T-TIP is somewhat in trouble due to U.S. presidential politics. President Barack Obama and his team certainly back the deal and would like to get it done. But the top presidential contenders -- Hillary Clinton and Donald Trump -- have found that the crowds like anti-trade rhetoric. That likely means any deal with Europe would undergo new negotiations starting sometime next year once a new administration gets its feet on the ground. Then there is the inevitable role of Congress. The documents leaked by Greenpeace note some leeriness by EU negotiators that Congress could later try to change provisions after the two sides strike a deal.

The documents do show how each side sought to position itself. For instance, the U.S. wants to bring down some tariffs on certain chemicals where the EU was holding the line. The documented noted U.S. negotiators were going to have to consult with industry on these matters. This was one area Greenpeace seized upon in citing corporate influence over the talks.

Some areas of the documents offered details on the quid pro quo of trade talks. The EU wants to change some agreements on mechanical devices and electrical appliances. The U.S. showed interest, but wasn't ready to change its position unless the EU showed some progress on agricultural tariffs.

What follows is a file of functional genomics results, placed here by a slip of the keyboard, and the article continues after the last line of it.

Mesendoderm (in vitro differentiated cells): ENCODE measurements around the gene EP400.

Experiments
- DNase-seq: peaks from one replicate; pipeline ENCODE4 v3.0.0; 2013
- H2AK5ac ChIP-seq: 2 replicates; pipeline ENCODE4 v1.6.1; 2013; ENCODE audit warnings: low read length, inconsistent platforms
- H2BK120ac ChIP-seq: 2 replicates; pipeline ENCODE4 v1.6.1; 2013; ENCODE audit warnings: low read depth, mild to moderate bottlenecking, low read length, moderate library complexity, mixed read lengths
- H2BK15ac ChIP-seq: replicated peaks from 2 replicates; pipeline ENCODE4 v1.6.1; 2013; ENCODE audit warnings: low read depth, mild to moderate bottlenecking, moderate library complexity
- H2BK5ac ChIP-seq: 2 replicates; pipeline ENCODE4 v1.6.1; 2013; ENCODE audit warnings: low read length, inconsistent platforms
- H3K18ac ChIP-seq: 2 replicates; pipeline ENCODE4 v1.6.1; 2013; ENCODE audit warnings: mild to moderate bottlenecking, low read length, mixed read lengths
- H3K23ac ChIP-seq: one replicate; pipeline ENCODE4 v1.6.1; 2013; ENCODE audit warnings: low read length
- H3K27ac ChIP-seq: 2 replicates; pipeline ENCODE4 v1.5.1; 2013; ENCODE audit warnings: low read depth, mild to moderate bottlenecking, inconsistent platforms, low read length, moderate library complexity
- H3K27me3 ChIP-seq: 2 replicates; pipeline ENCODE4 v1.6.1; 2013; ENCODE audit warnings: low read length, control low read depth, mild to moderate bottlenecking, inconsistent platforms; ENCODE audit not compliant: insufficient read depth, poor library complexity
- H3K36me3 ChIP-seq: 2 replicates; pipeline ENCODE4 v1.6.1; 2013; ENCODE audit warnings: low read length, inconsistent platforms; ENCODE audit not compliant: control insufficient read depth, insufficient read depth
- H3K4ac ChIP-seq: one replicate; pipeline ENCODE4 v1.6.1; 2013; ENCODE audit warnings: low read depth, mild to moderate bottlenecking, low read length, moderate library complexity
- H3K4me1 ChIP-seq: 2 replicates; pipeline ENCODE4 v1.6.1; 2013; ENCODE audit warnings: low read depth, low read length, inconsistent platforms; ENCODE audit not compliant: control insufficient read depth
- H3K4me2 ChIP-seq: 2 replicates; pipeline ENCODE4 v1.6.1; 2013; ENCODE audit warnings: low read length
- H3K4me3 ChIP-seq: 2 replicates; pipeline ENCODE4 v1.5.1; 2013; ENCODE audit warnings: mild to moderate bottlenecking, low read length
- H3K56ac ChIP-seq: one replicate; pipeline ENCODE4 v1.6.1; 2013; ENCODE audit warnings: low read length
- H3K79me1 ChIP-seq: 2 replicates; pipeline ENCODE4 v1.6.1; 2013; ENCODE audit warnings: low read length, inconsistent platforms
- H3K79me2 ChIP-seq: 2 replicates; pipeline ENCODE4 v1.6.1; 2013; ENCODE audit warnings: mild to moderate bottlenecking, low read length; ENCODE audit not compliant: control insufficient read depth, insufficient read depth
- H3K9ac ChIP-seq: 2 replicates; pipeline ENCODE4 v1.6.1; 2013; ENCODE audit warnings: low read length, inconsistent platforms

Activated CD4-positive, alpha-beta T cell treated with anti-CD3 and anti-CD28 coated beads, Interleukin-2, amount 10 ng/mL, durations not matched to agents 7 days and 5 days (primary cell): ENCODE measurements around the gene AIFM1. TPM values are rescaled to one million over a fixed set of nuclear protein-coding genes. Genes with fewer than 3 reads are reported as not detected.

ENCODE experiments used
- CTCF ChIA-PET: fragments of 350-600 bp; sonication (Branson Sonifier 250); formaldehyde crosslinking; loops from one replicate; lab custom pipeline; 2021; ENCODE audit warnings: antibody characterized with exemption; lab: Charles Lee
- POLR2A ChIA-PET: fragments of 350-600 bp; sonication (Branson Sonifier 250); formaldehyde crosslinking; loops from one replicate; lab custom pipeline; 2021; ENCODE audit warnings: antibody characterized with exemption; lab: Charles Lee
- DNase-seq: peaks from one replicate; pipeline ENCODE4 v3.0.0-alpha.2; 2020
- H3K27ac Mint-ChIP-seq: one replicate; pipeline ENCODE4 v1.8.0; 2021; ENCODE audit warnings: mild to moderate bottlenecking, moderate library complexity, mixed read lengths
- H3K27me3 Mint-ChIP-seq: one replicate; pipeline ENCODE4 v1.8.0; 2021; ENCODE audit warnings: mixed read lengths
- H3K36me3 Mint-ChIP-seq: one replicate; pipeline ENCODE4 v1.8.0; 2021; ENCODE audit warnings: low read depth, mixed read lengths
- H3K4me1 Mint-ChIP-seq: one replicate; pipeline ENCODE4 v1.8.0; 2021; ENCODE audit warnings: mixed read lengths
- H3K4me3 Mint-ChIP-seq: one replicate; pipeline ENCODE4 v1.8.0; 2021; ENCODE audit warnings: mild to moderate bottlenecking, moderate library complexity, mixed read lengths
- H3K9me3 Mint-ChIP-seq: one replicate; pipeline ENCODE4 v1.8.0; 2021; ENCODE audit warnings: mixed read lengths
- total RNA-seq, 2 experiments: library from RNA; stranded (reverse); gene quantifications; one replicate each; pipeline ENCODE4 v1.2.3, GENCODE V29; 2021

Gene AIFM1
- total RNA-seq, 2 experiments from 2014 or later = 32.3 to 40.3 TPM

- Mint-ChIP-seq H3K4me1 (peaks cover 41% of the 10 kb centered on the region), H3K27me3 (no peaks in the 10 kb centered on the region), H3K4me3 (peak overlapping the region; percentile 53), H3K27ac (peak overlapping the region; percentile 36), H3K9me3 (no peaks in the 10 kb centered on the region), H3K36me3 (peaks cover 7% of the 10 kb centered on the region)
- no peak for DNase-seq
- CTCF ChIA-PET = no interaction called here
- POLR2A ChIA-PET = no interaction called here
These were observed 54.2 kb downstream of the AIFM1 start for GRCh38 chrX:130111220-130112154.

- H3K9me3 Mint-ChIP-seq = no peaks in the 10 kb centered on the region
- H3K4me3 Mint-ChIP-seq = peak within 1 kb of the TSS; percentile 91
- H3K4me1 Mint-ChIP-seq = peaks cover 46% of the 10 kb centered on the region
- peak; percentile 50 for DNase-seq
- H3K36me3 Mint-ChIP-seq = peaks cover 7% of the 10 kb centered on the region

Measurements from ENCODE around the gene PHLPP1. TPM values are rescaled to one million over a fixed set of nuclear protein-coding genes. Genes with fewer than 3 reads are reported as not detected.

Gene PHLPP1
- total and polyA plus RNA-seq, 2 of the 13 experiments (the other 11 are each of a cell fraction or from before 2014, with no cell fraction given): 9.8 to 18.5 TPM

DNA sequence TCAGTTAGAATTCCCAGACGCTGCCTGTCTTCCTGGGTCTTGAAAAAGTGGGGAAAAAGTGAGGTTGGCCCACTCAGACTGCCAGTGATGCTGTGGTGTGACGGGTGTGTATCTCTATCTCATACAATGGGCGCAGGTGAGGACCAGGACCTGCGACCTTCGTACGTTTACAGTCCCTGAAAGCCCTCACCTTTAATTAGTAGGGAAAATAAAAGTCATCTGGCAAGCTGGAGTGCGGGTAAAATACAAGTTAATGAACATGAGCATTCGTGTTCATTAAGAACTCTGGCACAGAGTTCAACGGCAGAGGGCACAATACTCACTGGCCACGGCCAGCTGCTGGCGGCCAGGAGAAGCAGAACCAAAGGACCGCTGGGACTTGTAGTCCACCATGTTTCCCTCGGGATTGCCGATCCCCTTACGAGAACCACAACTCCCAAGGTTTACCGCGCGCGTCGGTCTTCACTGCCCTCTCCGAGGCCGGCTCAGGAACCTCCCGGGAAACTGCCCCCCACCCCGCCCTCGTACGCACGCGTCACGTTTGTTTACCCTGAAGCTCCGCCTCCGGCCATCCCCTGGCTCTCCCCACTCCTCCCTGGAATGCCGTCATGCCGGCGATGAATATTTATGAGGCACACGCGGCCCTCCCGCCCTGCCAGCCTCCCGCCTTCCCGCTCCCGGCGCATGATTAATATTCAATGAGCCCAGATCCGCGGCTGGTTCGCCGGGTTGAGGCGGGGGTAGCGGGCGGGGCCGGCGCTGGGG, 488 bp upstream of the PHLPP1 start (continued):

On pesticides, the EU and U.S. have discussed common approaches and the need to share scientific information and data sources as well as respective regulatory tools. The two sides agreed to keep advancing those talks.

Under the tariff document from last November, tariffs would be liberalized on as much as 97% of products, of which 87.5% of products would see immediate duty elimination. A big sticking point is the tariff on EU export of automobiles. From the EU perspective, roughly 8.9% of all EU exports still had not seen a concession from the U.S. on tariff lines, again mainly because of cars, buses and trucks.

For agriculture, it appears both sides have some areas where they want at some tariff lines continue. The EU wants to maintain tariff lines on beef, pork and poultry, dairy, vegetables, fruit, rice, corn flour, flakes and oil, starch, poultry and pork meat preparations, sugar, ethyl alcohol and rum.

The documents noted the U.S. has some sensitivity regarding dairy, sugar and tobacco. Dairy import assessments seemed to be a sticking point. The U.S. wants to maintain tariff lines on the bulk of dairy products, including cheese, as well as some beef products, citrus, olives and olive oil, animal feed, wine, sparkling wine, refined sugar, raw tobacco, chocolate, food preparation products and some miscellaneous items.

Some agricultural products are also in the mix of tariffs that would have a seven-year phase out. At the end, the analysis in the tariff document shows agricultural goods would be liberalized on 86.4% of EU products and 85% of U.S. products.